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The Kalispell Bee.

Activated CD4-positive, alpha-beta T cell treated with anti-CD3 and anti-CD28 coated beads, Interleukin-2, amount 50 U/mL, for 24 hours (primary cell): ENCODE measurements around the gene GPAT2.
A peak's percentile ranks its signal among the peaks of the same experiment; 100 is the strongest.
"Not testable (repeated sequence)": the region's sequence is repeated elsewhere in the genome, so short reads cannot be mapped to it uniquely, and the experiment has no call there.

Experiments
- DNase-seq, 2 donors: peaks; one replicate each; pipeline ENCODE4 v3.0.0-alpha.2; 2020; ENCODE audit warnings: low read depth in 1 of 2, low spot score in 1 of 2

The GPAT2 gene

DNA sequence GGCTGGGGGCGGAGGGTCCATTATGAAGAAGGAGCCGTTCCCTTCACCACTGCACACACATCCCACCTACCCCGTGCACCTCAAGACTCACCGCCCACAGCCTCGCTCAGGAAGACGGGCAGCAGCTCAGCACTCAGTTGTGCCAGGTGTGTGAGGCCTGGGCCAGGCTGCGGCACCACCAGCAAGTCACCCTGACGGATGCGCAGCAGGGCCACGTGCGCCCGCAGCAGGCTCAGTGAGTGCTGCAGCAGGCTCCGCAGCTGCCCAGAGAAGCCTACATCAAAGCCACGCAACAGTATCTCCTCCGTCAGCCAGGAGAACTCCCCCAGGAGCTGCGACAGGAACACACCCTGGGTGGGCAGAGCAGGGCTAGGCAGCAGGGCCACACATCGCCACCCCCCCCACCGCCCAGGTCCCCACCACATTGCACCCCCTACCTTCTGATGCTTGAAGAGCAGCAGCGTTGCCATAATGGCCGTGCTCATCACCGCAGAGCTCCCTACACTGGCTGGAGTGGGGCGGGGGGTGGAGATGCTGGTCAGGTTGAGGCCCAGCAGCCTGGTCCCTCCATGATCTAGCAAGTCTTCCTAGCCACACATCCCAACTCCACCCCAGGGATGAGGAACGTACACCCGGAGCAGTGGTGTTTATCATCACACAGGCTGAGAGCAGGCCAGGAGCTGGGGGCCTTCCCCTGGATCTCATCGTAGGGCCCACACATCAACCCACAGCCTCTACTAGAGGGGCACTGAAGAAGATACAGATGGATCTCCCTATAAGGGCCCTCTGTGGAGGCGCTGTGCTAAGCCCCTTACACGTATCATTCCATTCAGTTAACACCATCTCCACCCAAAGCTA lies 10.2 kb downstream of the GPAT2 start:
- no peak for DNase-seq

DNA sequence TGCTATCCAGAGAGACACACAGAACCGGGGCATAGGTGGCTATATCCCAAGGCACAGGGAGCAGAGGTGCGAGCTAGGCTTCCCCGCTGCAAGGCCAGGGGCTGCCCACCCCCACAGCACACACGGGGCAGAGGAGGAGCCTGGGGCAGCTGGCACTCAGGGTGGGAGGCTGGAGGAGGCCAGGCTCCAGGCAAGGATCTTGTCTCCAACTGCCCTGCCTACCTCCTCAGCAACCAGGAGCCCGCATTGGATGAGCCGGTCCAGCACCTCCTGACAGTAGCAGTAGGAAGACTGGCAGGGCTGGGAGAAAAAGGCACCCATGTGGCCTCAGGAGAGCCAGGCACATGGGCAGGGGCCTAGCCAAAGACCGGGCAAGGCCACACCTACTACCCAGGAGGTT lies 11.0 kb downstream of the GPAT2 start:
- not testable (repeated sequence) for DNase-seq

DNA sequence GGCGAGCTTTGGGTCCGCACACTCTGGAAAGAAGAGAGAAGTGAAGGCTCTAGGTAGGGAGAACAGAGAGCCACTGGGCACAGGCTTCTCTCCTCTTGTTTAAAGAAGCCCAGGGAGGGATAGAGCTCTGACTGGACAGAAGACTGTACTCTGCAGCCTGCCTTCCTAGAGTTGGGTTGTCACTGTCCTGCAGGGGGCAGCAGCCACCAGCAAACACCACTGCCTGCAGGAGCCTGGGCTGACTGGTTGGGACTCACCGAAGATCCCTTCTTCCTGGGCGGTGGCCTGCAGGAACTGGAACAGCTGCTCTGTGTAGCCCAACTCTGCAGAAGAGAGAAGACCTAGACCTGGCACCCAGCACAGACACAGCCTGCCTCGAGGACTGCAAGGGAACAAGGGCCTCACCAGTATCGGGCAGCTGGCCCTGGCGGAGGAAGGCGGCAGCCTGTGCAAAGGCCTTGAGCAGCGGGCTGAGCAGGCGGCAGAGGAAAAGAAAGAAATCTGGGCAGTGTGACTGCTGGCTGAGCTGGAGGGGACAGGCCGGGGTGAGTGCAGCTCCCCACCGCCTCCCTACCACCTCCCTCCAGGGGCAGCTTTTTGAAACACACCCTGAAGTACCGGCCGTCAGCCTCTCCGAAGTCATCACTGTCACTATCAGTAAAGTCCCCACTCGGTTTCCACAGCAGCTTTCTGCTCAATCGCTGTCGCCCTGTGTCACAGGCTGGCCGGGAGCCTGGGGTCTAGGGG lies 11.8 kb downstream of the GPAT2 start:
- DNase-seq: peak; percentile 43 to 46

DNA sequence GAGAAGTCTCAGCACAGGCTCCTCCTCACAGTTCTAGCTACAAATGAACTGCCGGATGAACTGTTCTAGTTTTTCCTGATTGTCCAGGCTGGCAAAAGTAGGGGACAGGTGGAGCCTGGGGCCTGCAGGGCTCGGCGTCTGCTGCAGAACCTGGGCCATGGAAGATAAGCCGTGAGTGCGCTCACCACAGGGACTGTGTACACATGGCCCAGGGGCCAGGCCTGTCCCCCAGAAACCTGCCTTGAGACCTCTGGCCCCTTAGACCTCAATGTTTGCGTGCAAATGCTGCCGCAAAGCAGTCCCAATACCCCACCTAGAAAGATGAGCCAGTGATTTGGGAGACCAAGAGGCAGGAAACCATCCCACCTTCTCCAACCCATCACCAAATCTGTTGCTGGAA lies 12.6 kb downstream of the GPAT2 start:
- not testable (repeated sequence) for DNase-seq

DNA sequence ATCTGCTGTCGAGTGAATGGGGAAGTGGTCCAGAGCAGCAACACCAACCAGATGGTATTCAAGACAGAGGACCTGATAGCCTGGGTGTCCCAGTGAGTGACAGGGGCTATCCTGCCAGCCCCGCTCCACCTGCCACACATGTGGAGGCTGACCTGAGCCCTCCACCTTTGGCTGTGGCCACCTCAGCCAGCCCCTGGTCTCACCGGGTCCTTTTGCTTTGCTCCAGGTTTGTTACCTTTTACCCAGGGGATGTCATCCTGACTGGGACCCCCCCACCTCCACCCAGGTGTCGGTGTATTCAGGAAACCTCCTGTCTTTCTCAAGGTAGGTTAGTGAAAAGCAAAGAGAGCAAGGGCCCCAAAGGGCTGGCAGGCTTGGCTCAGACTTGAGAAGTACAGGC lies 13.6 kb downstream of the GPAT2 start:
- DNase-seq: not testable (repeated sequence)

Walter Aitken, T. E. Butler, Editor. Manager. DAILY AND SEMI-WEEKLY By BEE PUBLISHING CO., Cor. Main and Second Sts., Kalispell, Mont. Telephone Number 14. Entered at the Postoffice at Kalispell, Mon tana, as second class mail matter. SUBSCRIPTION RATES. Postage free for the United States, Canada and Mexico. One cent per copy added for post age to foreign countries. Daily Bek, One Month,.....................$ .75 Daily Bee, Six Months,..................... 4.00 Daily Bee, One Year........................ 7.50 Semi-Weekly Bee, Six Months............. 1.00 Semi-Weekly Bee, One Year................ 2.00 Daily printed every evening except Sunday; Semi-Weekly on Tuesdays and Fridays. When ordering paper changed give old ad dress as well as new address and specify wheth er daily or semi-weekly. Address all business communications and make money orders, checks etc., payable to Bee Publishing Company. . .Zi MONDAY, MARCH 11, 1901. THE GOVERNOR'S VETO. Although approved by more than two-thirds of the members of the Mon tana legislature, Governor Toole has vetoed senate bill 87. providing for a change of venue in civil cases. Thus the tactics pursued by the opposition to the bill have been made effective by the governor's action. It became apparent early in the game that the bill would easily pass, and the efforts of the opposition were directed toward delaying it so that the legislative session would expire by limitation before the bill had been in the governor's hands the five days during which he must have exercised his right to veto or allow the bill to become a law without his approval. The opposition was successful in this by methods which proved their des peration, and which the governor im pliedly approves in his message ve toing the bill. In view of this it may well be surmised that the governor's haste to veto the bill, which he makes a matter of self-laudation, would not have been apparent had the measure been placed in his hands soon enough for him to have disapproved it in time for the legislature to pass it over his veto. It has been pointed out that as an attorney in the Davis case, Gov- Toole himself lamented the non-existence of a law giving parties to civil actions relief from a biased and prejudiced judge, and the supreme court agreed with him, but there was no law to cov er the point. It seems that a change has come over the governor, and such a change that he is willing to stand in the way of remedying a condition, notoriously unfair, unjust and dis graceful to the state. It has been further shown that the relief sought to be afforded by senate bill 87 was accorded under the laws of this state prior to their codification and that it was left out of the codes through inadvertence. On the whole, the impression con veyed by the governor's veto message is not one of honesty and high pur pose. It seems, on the contrary, that Governor Toole thinks he has found an opportunity to "get even'' with somebody and has not hesitated to prostitute the prerogative of his high office to that end. HAVING A BAD EFFECT. As was anticipated, the successful effort of the W. C. T. U. and kindred organizations for the abolition ot the army canteen is having a distinctly bad effect. Instead of lessening drunkenness and debauchery among the soldiers, the abolition of the can teen has had an exactly opposite ef feet. Recently the soldiers quartered at Fort Sheridan have been very dis orderly, and their officers declare that the abolition of the canteen is respon sible for the trouble. General Otis, commander of that department, in speaking of the situation, said: "While I have received no official re port of the doings at Highwood, 1 am led to believe, from the statements made by the officers at the post, that times are lively up there. Fights and brawls are likely to occur when sol diers leave the reservation and cfVink a lot of vile whiskey. Take a lot of your citizens and even them up as sol diers and see what they would do. There are a large number of men at Fort Sheridan just now, including about 250 new recruits for the Twenty-ninth infantry regiment, which is being or ganized. New men may be relied upon to help debauchery along. "I was strongly opposed to the army canteen when it was first proposed, but the war department issued orders to establish them and the drinking places were opened. I was one of the officers detailed to study the oper ation of the canteen and note the ef feet on the men. from the investiga tion I found the canteen worked so much better than I expected it would that I was compelled to indorse it. Under the system the profits of the canteen went to buy delicacies for the men's table, so that they got the full benefit of all that was spent on beer, on the reservation. Now the men spend more, and the profits go to the own ers of private gin mills." That is testimony that can hardly be gainsaid. The result was freely predicted ,but it is hardly to be ex pected that the abolitionists will be prepared to confess their error. Agi tators against vice are seldom con trolled by reason in their work. Preju dice intolerance and sentiment are us ually the controlling factors in such crusades and facts and figures count as nothing against such forces. SALARY IS INADEQUATE. Roosevelt's Expenses Will Far Ex ceed His Pay. Theordore Roosevelt's vice-presiden tial salary of $8,000 a year will fall far short of paying his actual expens es during the next four years. The house at Seventeenth street and Rhode Island avenue, which he has just leased furnished from Bellamy Storer, minister to Spain, will cost him $0,000 annually. In other words, the new vice-president will spend all but $2,000 of each yearly stipend for mere house comforts. This meager balance the grocer alone will dispose of before a single season spent in Washington has gone into history. So you can appreciate how fortunate it is for Roosvelt that he is not depend ent for support upon his annual sal ary check from Uncle Sam's treasury. Financially speaking he has taken a great tumble within the past few months. As governor of New Yolc he received $10,000 a year and had free use of the beautifully appointed execu tive mansion at Albany. Taking all things into consideration, the gover orship netted him $8,000 more a year than will the second office of the land. Mr. Roosvelt's leasing of the Storer house indicates that he intends to shine as a social star, as Hobart and Morton did, but as other vice-presi dents within memory of the present generation did not, by a long shot. The rental asked for it would indicate that the Storer mansion is one of the show houses of Washington. But as seen from the exterior it is unpreten tious. It is of buff brick, has three stories and a basement and contains about twenty rooms. It is of modern renaissance architecture, with classin mouldings which lend a colonial effect. Although cut up into many small rooms, it is artistically decorated in side. The entrance, on the basement floor, is reached through a vault-like vestibule with grated doors. The drawing room above is luxuriously furnished, and contains many souven irs of Mr. Storers travels. The most notable apartment, however, is a ra pacious dining room, added since Mr. Storer came here ten years ago to take his seat in congress. High of ficials gathered about its broad ma hogany board will be surrounded by many rare specimens of pot tery and porcelain. In one corner a valuable bronze image of Buddah now keeps silent vigil. The room is made radiant in the day time by a large window of yellow glass over looking Seventeenth street. It was in this room where Secre tary of State Olneyr during the last Cleveland regime, inaugurated the custom—one criticised by Puritani cal minds—of giving Sunday night full di'ess dinners, a custom since in itiated throughout Washington high circles. The Storer house is familiar to Washington officials. While Olney was premier the entire diplomatic corps, in miles of gold braid and bush eis of brass buttons, flocked hither every New Year noontide to partake of a swell stand-up luncheon. Being thiis quartered six sqares from the White House, Mr. Roosvelt will not be so handy to the president as was Mr. Hobart, who occupied the present Hanna mansion on Lafayette square. APPROVED SEVERAL BILLS. Executive Places His Approval Upon a Number of Measures Passed by the Legislature. Governor Toole Saturday aproved a number of bills passed by the late leg islature. The governor is putting in all of his time examining bills and acting upon them as rapidly as possi ble. Up to 4 p. m. -the governor had not announced his conclusions upon the gambling bill, one of the import ant measures before him, and had an nounced no others. Secretary of State Hays is deluged with applications for copies of bills signed by the governor. The appli cations come from all parts of the state. As soon as possible the secretary will arrange for the printing and bind ing of the seventh session laws for the convenience of the publi#. The bills signed today up to 3 p. m. were: Senate bill No. 46—Amending the law in regard to foreign corporations. House bill No. 146—Appropriating money for the purchase by the state and auditor and the state treasurer of Burroughs' register and account machines. Senate bill No. 67—Requiring a death certificate in case of the burial of a human body. House bill No. 138—Authorizing the state auditor to purchase 10,000 maps and folders of Montana for dis tribution. Senate bill No. 25.—To prevent coal companies from dumping coal slack or dust into streams used for domestic or agricultural purposes. Senate bill No. 92—Preventing the sale and slaughter of lumpy jawed or diseased cattle. House joint resolution No. 6—Pro viding for the appointment within 30 days to examine and report upon the feasibility of adopting in Montana the Torrens system of land transfers. House bill No. 191—Amending the law in regard to general and special taxes for school purposes. Senate bill No. 101—Amending the law in regards to appeals to the su preme court so that transcripts can be either printed or typewritten, and if typewritten three clear carbon sheet copies can be filed with the clerk. Senate bill No. 25—Making the time for paying district judges monthly in stead of quarterly.—Helena Herald. PRESIDENT HILL DENIES. Deal for Control of the Crow's Nest Coal Mines Apparently About Closed. James J. Hill, of the Great Northern has just held an important conference with Robert Jaffray, William Beith, Peter Ryan and G. T. S. Lindsay, of Toronto, the principal owners of the Crow's Nest coal mines in British Columbia, says the Minneapolis Jour nal. The gentlemen arrived in St. Paul Sunday evening, and although Mr. Hill denies that their business in St. Paul is for the purpose of clos ing the deal in connection with the coal fields that will give him a vital interest in them, it is not believed that the gentlemen are in the north west on a pleasure trip, at this season of the year. An authority says that by the terms of the deal Mr. Hill is given a half million dollars worth of stock, control of the mines for a number of years and an option on sufficient stock to control the property in case he should desire to buy. Mr. Hill under the new order of things, would be compelled to con struct a line from some point on the Great Northern to the Canadian bord er where connections could be made with a line leading to the mines. The distance to the boundary is about 80 miles. In this connection, the news that the smelters at Greenwood and other towns in the Kootenai district have been shut down for lack of coal and coke is interesting. This state of things is said to be owing entirely to the control of the Crow's Nest mines passing into the hands of an American syndicate hfeaded by James J. HiP. This information is doubtless prema ture, as exorbitant freight rates on the Canadian Pacific have doubtless had more to do with the shut down than any action on the part of Mr. Hill, assuming that his syndicate has se cured the property. Major-General MacArth ur was saved from a fatal wound at Kene saw by a package of letters in his breast pocket—neither a Bible nor a York World. The New York City League for So cial service is taking a deep interest in a recently launched movement to have the city acquire property and erect on it model tenements, to be rented by the municipality. Farmers in Vermont are already be ginning to talk of the maple sugar sea son. and. conditions permitting, buck ets will soon be busy and the indus try will be on in earnest. Indications point to a large crop this year. ■fl ■ : m .v Best Shoes Made For Boys and Girls. A complete line now in. Eagle Shoe Store, Sole Agents. SEEDS! SEEDS! Wholesale. Retail. pfjlTH THE COMING OF SPRING we naturally turn to tl lings pertaining to IAAj] ^he seas °n. In our case, with coining of WIN THF our thoughts turned to GARDEN and FIELD SEEDS, and after a careful study of the Situation we placed a large order for garden seeds, and after careful deliberation placed an order for A carload, (!10,(XX) pounds), of field seeds. When Making Arrangements for Your Spring Seeding Examine Our G*oods. E mm ^~" Solid Hid Top, ^— Kciitntky Blue Gras*, Brome Grnsa— (Bromus Inermis) Mammoth ltetl Clover, Medium ltetl Clover, Alstke, Alfalfa— (Lucerne) While Clover, German Millet, Dwarf Kimex Rape, Sterling Mixed lawn Gn Orchard Grass. \ GARDEN SEEDS: \ j, BEAN'S—Black Wax, CARROTS Ox Heart. <| l 1 Golden Wax. Danvers Half Long, !i c Extra Early Red Valen White Belgian. ) y tine, CORN—Early Cory, < White Navy. Early Minnesota, 1 BEETS—.Karl y Eclipse, Stowell's Evergreen. i 1 Early Egyptian, CUCUMBERS Blood Turnip. MUSK MELONS— S l| MANGEL WURZEL WATER MELONS— ? Ji Mammoth Long Red. ONIONS-Yellow Danvers, J j' CABBAGE—Holland, Early Red, > l| Early Winningstadt, White Silver Skins. c Late Flat Dutch, ONION SETTS- t I 1 Fottler's Drum Head. PEAS—American Wonder, J* PUMPKINS Champion of England, ? Ji RADISH—Early Scarlet, N'ott's Excelsior, \ i 1 Long Scarlet Short Top McLean,s Little Gem, S French Breakfast. % Large Black Eyed Mar'fnts f SQUASH—Hubbard, TURNIP—Purple Top Strap J <> Boston Marrow. HUTA BAGA—Yellow Swede. > <[ TOM ATO—Early Minnesota. American Purple Top, t Mammoth Russian. ( i 1 And many Other Varietie to mention. s that space will not allow ns / flora m * * are hardy growers In Selecting the Above Stock We Have Exercised Zz the Greatest Care with the One Idea, ALWAYS TO ÏZ PLEASE. ^3» ZZ GROCEKY DEPARTMENT, ^3 £ MISSOUl>A MERGAINTIUE GO., Es, ZZ KALISPELL, MONT. ^3 ^UUUliUUUiUUiUiUUiUiUUiUiUiUUUUiUi^ W. SGHROEDER. Wholesale Meats and Cold Storage. This establishment is new and very complete. Forty head of line young Flathead steers are now dressed and in cold storage. Wholesale trade only is de sired and any contract can be quickly lilled. PRICES. By the Side, cash .... 7 1-2 per lb. By the Side.........8c. per lb. Forequarters..........7c. per lb. Hindquarters..........10c. per lb. Cash or time on good secur ity. Tt'loplione i;i. Town Ollice Opposite O'Neil Lumber Co. FOUNTAIN PENS? a can HIM a complete line of the PARKER JOINTLESS Any kind of a point yon wish At BISHOP'S. D PROFESSIONAL. R. A. D. MACDONALD. Ollico—327 East Second St. Telephone 100, Kalispell, Mont. R L. OLIVER, • Attorney-at-law, Will attend to all civil matters in which the county is not a party. Court House Block, • Kalispell. Montana. F rank h. ureenman, Attorney-at-law, Room Over Postoffice Building, Kalispell, - - - Montana. D R. W. H. CAMPBELL, Physician and Surgeon, Rooms 1 and 2 Conrad Block. Particular attention given to diseases of women and children. Kalispell, - - - Montana D r. ARTHUR MORROW, Physician and Surgeon, Ollice: Conrad Block. Residence; No. 45Third Avenue East, corner First street. Tele phone in ollice amt residence. P ROF. DUNCAN, Magnetic Healer, Ollico Rooms, Fourth Avenue East, north of railroad track. Consultation free. G ibson & shanley, ARCHITECTS and CIVIL ENGINEERS. - Plans and estimates furnished on all kinds of buildings. Special attention paid to structural work. Room 10, Conrad Block. ■ AS. F. O'MEARA, REAL ESTATE AND INVESTMENTS. Fat CxIa gkain LAND, HAY LAND, FRC1T IOi jflK: LAND, CITY PROPERTY. INSURANCE, RENTALS, LOANS. Postoffice Block, Kalispell, - - - Montana F rost & duffy, (Successors to Bush & Frost. BEAL ESTATE & EMPLOYMENT CO. Reliublo Help furnished Free of Charge to Em ployer. Tickets bought and sold. Choico Farms and Timber Lands For Sale. First Class Mining Stock at Reduced Rates. Good Government Land Loca tions at reasonable charge. Money to Loan. IQriigpell' Lock Box 76 , Mont. JBIFFIN & STANNARD, REAL ESTATE & INSURANCE AGENTS. ryo Our New Spring Goods are Arriving We Haye the Largest Line of Ladies' Fine Silk and Satin SHIRT WAISTS That Ever Came to Kalispell ^ ÿ Ladies, see our New Neckwear. Other New Goods arriving daily. Come in and see them. No trouble to show our goods. BOLE AGENTS: For the Famous I McCall's W. B. Erect Form Corsets. Bazaar Patterns. ' vf % *s? vs* - • < s Lï? vï? LL vl? Çy? The Conrad National Bank OF KALISPELL CAPITAL # 125 ,Ot > 0.1 W ). - - DIRECTORS = = C. E. Conrad, Pres. W. G. Conrad, W. A. Conrad, Cash, J. H. Edwards, Vine Pres. James Coni.on, James A. Ford, J no? R. Listi f Thos McGovern, Geo. Phillips, Asst C : : CORRESPONDENTS : : Chicago - St. Louis - - San Francisco - St. Paul - - - Minneapolis - - Grpat Falls - - Hutte ..... Seattle - - - - Na tic,11 id 1 'i.ik I'; i k. Chase Nmu i ill ] ; 1 !.. Nn tin nul 1 ii uk < HI e Ft 11 ! ' Co mini nttil Knl '< 1 ;•! ] 1 1 I . Co litii ( 1 ltd N; 1 1 ,■ I 1 ; 1 |. Fi 1 si Ni ru id ] j , 4. Fir si Ni'.thi id 1 1 i 1 . Nor t 1 \\cst< ni Ki t < 1 1 I 1 1 1 1 . C011 ri <1 It 1 ].d eld. Fir s t Xidii 1 id ]'; 1 ],. Pu g 11 F< IT <1 Xi till 1 III 4. Wo draw ou all th the principal cities of the United States and Europe. W Interest allowed on tiniodeposits. Collections promptly attended to. ATTENTION, LADIES! "e invita the as to call ftttâ inspect our immense stock of Spring goods, consisting of all the latest styles In DRESS GOODS, SILKS, WASH GOODS, ansi N0¥E7 lTIES. Come and he convinced that we hav*< the goods that win please the most fastidious. Respectfully, G. H. ADAMS. TIIK LEADING DRUGGISTS Fill Prescriptions Accurately without the Least Substitution. Carry a full and complete line of Drugs, Chemicals, Sta tionery, Cigars, loilet anti Fancy Articles and Musical Strings. The only complete line of Cameras anti Photographic Supplies in the city.